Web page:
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Thread: Reasoning your way through the FSAE design process

  1. #11
    Thanks for the article.China will hold a event such as the FSAE this year.And it is a very helpful for our work.
    Do anything you can,left on regret behind.
    --Fsae-China--M-Dreamer

  2. #12
    Great post Geoff. Pretty much summed it up perfectly. I can't wait to read more. I'm sure a few of our alumni could probably post up some of their similar writings.

    Although a bit long, I enjoyed every word of it. These are the type of posts we just don't get anymore, its sad

    -- A brilliant design that is not finished on time is useless. A simple design that is well developed is a much better practice of engineering
    - CS

  3. #13
    Very good, very solid, I'm making this mandatory reading for all our team leaders! I'm taking a systems engineering class this semester, and a lot of the stuff here sounded pretty familiar (especially the "V" diagram...that's a key figure in the text). The funny thing is, that class absolutely bores the hell out of me. Not because it's unimportant, but because after so many years in Formula, I've already learned a lot of these things the hard way! One important take-away from that class though is the "ideal" amount of systems engineering effort to ensure the project is done on time, within budget, objectives are met, etc. After several empirical studies it turned out to be about 15-20% of the overall effort. Sure makes for a lot of work for us "level 3" folks!

    Breaking it into the separate levels is very important. Going beyond that, you can really classify the stages a team goes through by the highest effective "levels" that they are proficient in. I would say that until around 2002 ISU was very much a "level 1" team, maybe level 2 on a good year. We usually got a car bolted together, but were never really competitive. I've seen some documentation that focused on some of those disconnected "wants," for example "this year we're going to dominate competition because we're using an aluminum chassis," or some "innovative" gewgaw. From 2003-2007 we got some good folks in charge, developed at least some sort of rudimentary vision for what the car was supposed to "be," developed some basic points strategy and became a level 3 team, which paid off in some fairly consistent top 25 finishes, including 7th in 2006. Unfortunately we were still lacking in our level 4 strengths, and suffered poor membership, got our shop closed for 2 months for "safety" reasons, and were basically left more or less starting from scratch personnel-wise in 2008. I've been working hard on the level 4 stuff, but it is so true, it's not the kind of thing they teach in classes!!! The best I've found for that is to seek out classes on project management (at our uni it's called OSCM 320, in the business college), systems engineering, etc. Finding people with leadership and management skills who are willing to commit themselves to the team is a harder task, and for that I'm open to advice. Best I know so far is that when you find someone who seems to have some sort of knack for it, seek them out! Don't wait for them to come to you! I'm a military man myself, and I have found that a lot of the military leadership training I've received has been very useful, so that's always a good option. Hell, being in Formula is an awful lot like being in the Army!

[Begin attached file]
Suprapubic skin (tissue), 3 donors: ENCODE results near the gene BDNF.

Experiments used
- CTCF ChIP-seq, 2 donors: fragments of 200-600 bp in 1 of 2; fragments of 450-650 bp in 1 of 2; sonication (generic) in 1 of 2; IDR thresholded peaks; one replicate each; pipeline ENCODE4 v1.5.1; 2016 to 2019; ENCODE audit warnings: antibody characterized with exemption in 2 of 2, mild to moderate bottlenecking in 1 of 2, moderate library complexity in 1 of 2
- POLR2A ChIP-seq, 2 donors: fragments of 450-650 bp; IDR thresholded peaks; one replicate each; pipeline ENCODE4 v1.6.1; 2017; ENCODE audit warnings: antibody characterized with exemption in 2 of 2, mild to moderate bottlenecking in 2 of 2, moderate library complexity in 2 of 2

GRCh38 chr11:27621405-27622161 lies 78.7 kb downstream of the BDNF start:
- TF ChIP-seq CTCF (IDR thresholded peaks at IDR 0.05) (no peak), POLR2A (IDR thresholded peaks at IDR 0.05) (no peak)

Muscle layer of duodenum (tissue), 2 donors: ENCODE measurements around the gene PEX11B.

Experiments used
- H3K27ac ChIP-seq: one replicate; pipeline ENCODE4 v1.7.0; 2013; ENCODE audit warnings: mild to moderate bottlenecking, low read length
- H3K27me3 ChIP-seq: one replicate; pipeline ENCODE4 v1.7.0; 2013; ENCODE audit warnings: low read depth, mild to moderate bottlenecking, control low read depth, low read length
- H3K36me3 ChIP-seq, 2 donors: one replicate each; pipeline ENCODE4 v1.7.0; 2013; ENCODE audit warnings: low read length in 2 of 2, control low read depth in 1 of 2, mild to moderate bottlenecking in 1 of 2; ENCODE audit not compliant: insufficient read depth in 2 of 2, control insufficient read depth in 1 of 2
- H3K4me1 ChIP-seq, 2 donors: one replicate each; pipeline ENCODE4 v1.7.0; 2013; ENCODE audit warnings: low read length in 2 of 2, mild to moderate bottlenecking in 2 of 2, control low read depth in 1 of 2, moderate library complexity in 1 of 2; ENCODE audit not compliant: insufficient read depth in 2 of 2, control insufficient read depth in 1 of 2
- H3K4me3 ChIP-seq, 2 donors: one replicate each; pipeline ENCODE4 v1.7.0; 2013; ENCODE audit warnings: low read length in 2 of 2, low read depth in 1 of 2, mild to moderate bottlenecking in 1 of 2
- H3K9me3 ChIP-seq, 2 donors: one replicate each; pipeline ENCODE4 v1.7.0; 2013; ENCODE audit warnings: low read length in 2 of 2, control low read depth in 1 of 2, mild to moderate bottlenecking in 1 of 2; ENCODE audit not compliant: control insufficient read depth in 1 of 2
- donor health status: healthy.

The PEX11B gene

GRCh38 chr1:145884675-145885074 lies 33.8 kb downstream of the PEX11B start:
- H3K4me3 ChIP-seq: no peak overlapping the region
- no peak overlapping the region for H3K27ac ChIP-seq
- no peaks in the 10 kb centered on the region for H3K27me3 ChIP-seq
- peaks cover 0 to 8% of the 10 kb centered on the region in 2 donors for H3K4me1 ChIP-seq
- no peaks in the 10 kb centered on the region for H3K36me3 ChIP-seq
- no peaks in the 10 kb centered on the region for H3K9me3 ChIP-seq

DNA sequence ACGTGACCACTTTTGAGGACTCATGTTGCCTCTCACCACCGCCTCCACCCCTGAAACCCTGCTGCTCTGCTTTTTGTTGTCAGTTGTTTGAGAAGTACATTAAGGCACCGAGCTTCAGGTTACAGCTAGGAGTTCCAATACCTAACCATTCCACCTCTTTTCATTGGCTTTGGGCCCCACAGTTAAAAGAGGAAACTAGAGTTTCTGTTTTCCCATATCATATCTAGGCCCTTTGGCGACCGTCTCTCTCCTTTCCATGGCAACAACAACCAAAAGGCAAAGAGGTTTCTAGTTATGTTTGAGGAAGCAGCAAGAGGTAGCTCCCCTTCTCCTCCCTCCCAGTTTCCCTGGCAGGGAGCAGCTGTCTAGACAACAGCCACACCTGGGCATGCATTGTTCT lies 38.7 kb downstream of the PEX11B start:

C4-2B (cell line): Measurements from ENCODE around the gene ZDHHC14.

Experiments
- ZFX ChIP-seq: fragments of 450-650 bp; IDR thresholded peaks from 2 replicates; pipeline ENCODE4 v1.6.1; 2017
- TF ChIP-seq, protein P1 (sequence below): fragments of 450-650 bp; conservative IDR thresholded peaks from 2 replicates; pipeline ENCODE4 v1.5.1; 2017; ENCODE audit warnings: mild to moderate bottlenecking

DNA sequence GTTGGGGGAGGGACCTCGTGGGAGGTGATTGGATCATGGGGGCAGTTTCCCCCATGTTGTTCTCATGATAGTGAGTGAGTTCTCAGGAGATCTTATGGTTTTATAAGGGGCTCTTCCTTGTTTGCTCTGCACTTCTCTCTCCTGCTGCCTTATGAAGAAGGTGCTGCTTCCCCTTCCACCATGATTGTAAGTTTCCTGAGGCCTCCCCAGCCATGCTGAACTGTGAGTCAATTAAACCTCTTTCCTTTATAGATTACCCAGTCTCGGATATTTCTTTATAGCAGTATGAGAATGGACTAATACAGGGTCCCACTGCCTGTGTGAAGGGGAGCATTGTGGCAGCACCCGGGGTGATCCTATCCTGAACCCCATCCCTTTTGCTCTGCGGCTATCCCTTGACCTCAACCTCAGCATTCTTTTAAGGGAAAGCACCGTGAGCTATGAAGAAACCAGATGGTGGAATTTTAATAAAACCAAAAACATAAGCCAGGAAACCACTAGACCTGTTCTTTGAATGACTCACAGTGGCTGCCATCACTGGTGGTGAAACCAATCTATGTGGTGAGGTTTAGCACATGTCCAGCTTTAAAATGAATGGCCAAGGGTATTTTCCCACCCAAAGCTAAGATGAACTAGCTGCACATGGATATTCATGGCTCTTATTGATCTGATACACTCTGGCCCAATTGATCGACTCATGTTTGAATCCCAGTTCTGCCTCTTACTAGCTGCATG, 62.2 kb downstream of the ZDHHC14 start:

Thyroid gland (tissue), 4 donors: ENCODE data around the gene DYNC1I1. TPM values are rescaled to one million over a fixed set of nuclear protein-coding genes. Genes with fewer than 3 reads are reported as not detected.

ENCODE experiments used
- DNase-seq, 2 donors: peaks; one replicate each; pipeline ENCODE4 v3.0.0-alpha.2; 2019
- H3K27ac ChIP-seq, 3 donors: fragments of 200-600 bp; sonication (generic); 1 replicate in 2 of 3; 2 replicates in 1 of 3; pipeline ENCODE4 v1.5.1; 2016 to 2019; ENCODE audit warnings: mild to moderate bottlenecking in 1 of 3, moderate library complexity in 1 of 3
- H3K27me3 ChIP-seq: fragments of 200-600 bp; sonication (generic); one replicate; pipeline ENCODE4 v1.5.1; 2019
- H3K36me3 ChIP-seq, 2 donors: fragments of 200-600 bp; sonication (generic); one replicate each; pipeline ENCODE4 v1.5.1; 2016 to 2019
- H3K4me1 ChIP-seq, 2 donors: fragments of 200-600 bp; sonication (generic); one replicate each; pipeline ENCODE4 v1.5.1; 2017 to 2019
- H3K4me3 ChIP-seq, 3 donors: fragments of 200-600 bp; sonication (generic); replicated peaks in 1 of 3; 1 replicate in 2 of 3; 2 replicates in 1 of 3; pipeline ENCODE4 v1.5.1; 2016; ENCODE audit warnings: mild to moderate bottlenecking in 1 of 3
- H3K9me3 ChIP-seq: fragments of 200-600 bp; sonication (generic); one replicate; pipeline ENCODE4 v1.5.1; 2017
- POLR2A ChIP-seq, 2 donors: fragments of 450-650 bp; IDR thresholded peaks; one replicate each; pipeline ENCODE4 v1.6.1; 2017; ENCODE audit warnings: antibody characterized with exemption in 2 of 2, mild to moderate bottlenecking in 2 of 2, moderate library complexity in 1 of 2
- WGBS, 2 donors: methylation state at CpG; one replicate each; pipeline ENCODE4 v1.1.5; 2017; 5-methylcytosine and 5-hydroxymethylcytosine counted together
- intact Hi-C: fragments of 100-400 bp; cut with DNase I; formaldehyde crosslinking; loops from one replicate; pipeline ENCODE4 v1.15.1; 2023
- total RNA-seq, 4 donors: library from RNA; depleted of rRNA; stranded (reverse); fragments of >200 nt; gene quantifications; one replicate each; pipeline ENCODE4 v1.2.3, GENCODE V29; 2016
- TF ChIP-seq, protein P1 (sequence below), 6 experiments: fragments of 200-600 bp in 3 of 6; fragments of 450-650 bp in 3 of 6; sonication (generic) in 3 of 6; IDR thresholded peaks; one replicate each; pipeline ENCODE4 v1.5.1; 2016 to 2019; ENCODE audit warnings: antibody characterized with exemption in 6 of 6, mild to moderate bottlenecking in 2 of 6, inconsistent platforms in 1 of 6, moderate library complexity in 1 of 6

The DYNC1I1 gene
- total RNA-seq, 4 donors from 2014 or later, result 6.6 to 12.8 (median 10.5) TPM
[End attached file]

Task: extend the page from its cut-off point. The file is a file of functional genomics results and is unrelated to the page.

Originally posted by murpia:
    Excellent post Geoff.

    Just one thing I'd like to expand on:

    In between Level 1 and Level 2 is what I believe to be the single most effective way to build a good racecar: minimising the parts count. Parts you don't have weigh nothing and cost nothing and cannot break.

    I'm not suggesting another level to the Systems Engineering approach but it's important when cascading out the design from Level 2 to Level 1 that you don't have too many parallel paths.

    I don't have much time to discuss further today but I wanted to get the comment in ASAP. I have in the back of my mind a 'thesis' on the Minimal Parts Count Racecar. One day I'll have the time to write it.

    Regards, Ian